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Hoffmann, R. A wiki for the life sciences where authorship matters. Nature Genetics (2008)

A scanning electron microscopy study of idiopathic external tooth resorption in the cat.

BACKGROUND: Multiple idiopathic root resorption (MIRR) is a rare condition in man characterized by cervical resorption leading to significant tooth loss. A similar condition, feline osteoclastic resorptive lesions (FORL), affects up to 70% of domestic cats and thus provides a valuable model for investigating the etiopathogenesis of MIRR. The aim of the present study was to establish changes in the surface microanatomy of the tooth in late stage FORL and to identify whether its location has a surface bias. METHODS: Scanning electron microscopy (SEM) was used to analyze the surface features of enamel and cementum of feline teeth affected with advanced FORL. RESULTS: Resorption involved the coronal root at the cementoenamel junction (CEJ) in 95% of teeth and focal resorption of intact enamel was observed in 14% of teeth. In 55% of teeth, the main lesion was on the buccal surface and a distinct circumferential resorption "front" was present at the apical margin of resorption. The root surfaces of most affected teeth either lacked extrinsic fibers or cellular lacunae or featured evidence of cementum remodeling. Woven bone-like tissue was found within lesions, on resorbed dentin, or on the root surface in 27% of teeth. CONCLUSIONS: This study demonstrates that most FORL involve the CEJ, and the presence of focal lesions at this site suggests that this is where resorption is initiated. This implies that local factors in the oral microenvironment play a role in the etiopathogenesis of this condition. The study also shows that FORL are more likely to occur on buccal surfaces and are associated with changes in the microarchitecture of the root surface consistent with destruction of the normal periodontal attachment and stimulation of a reparative response. These findings may be relevant to understanding the etiopathogenesis of multiple idiopathic resorption areas in man.[1]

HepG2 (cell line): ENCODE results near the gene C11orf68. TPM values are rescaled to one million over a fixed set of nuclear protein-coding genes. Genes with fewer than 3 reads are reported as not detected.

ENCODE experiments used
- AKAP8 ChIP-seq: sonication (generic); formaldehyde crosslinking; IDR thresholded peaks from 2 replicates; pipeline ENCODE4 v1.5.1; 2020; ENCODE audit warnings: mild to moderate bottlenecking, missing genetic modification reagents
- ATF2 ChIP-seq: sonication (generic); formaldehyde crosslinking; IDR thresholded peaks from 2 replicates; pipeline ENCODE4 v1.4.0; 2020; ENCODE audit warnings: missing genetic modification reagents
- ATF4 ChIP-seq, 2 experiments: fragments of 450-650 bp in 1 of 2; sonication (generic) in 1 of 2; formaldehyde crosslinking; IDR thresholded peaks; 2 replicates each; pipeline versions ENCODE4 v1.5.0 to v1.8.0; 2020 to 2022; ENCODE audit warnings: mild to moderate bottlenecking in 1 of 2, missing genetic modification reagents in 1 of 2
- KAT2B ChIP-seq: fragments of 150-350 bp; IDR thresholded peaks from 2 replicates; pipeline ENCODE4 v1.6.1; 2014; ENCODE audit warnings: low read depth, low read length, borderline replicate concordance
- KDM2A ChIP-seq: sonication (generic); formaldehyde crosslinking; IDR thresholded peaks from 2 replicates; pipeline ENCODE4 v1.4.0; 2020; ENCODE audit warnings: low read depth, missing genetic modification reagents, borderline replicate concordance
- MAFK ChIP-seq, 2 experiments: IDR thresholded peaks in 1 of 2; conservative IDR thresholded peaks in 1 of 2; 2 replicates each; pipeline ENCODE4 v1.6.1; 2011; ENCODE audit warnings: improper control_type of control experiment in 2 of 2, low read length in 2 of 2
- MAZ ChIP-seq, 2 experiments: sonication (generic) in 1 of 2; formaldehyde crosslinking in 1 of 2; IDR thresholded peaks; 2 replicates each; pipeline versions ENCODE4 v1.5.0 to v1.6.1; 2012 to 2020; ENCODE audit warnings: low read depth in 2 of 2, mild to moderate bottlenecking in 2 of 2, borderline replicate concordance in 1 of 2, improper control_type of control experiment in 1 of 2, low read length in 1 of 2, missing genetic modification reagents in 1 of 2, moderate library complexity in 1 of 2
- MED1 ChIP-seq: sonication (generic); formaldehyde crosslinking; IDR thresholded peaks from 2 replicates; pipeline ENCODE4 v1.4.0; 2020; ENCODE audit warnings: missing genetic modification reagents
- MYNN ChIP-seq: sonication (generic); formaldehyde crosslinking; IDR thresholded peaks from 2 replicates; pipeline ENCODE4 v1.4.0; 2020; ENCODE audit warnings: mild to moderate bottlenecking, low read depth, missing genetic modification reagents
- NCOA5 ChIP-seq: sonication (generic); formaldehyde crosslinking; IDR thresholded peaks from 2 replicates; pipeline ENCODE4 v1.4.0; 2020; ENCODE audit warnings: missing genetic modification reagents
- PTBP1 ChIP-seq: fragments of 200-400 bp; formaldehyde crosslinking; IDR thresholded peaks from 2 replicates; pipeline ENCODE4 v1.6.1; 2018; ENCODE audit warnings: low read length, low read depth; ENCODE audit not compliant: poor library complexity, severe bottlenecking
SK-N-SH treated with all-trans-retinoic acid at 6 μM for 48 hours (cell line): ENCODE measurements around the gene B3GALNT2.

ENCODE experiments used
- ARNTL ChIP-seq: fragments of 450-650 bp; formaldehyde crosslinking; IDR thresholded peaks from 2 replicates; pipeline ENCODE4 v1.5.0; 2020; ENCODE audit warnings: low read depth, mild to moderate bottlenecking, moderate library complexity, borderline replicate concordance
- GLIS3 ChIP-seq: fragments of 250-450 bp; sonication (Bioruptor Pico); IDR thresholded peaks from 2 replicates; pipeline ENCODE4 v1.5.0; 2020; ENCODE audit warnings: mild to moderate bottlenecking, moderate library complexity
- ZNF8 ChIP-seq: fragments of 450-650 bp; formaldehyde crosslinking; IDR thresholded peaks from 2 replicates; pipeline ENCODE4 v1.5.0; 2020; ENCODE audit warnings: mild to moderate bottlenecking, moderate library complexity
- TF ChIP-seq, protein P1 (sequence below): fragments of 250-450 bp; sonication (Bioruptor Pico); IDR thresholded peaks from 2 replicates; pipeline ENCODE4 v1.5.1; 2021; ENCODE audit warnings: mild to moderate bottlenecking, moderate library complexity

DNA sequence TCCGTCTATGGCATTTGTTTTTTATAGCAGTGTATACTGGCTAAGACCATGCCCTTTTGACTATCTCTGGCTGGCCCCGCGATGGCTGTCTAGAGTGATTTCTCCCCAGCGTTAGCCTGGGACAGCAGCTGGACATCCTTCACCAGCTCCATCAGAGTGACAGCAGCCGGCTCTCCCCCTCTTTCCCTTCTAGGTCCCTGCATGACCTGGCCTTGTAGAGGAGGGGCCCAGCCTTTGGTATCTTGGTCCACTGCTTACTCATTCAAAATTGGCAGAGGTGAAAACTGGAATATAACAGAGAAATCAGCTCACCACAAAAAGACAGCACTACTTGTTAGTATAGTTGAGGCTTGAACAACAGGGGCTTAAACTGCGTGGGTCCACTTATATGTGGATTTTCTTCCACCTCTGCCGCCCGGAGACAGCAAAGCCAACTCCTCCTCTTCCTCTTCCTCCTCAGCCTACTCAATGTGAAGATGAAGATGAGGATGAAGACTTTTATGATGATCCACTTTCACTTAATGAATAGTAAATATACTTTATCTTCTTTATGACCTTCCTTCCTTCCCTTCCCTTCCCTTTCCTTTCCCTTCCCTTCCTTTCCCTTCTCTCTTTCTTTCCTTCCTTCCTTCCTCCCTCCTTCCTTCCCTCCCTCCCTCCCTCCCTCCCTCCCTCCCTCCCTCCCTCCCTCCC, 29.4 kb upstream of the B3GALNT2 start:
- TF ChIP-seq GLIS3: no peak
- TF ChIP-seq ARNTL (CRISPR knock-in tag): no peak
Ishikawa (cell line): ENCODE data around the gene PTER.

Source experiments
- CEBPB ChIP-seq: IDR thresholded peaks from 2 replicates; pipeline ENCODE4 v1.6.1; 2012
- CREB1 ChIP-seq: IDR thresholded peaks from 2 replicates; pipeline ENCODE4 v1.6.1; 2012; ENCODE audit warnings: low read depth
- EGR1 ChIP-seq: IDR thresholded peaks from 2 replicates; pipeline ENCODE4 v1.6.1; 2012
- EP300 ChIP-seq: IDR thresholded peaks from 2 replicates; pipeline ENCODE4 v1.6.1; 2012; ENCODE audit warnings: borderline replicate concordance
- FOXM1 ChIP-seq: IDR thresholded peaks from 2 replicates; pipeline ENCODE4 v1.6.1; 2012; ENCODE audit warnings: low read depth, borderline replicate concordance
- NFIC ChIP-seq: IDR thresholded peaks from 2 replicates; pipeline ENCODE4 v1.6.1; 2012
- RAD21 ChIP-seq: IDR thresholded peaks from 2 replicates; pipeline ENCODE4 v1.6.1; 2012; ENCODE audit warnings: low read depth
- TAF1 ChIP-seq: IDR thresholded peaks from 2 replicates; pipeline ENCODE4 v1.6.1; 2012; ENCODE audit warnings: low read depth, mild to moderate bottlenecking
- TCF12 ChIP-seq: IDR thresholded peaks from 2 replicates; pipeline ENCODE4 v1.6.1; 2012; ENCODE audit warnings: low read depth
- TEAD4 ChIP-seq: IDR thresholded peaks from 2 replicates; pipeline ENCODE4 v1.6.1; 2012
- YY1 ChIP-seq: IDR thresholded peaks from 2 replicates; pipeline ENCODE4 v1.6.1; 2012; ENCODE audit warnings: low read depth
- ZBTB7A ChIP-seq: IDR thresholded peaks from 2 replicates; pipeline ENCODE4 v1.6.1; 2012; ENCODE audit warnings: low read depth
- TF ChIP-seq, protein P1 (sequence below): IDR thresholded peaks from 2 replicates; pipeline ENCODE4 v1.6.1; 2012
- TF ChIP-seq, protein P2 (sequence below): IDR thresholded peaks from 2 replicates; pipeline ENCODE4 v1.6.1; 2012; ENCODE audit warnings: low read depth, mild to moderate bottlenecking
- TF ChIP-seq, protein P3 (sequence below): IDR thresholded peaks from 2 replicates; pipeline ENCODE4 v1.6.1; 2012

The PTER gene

1. A scanning electron microscopy study of idiopathic external tooth resorption in the cat. DeLaurier, A., Boyde, A., Horton, M.A., Price, J.S. J. Periodontol. (2005) [Pubmed]
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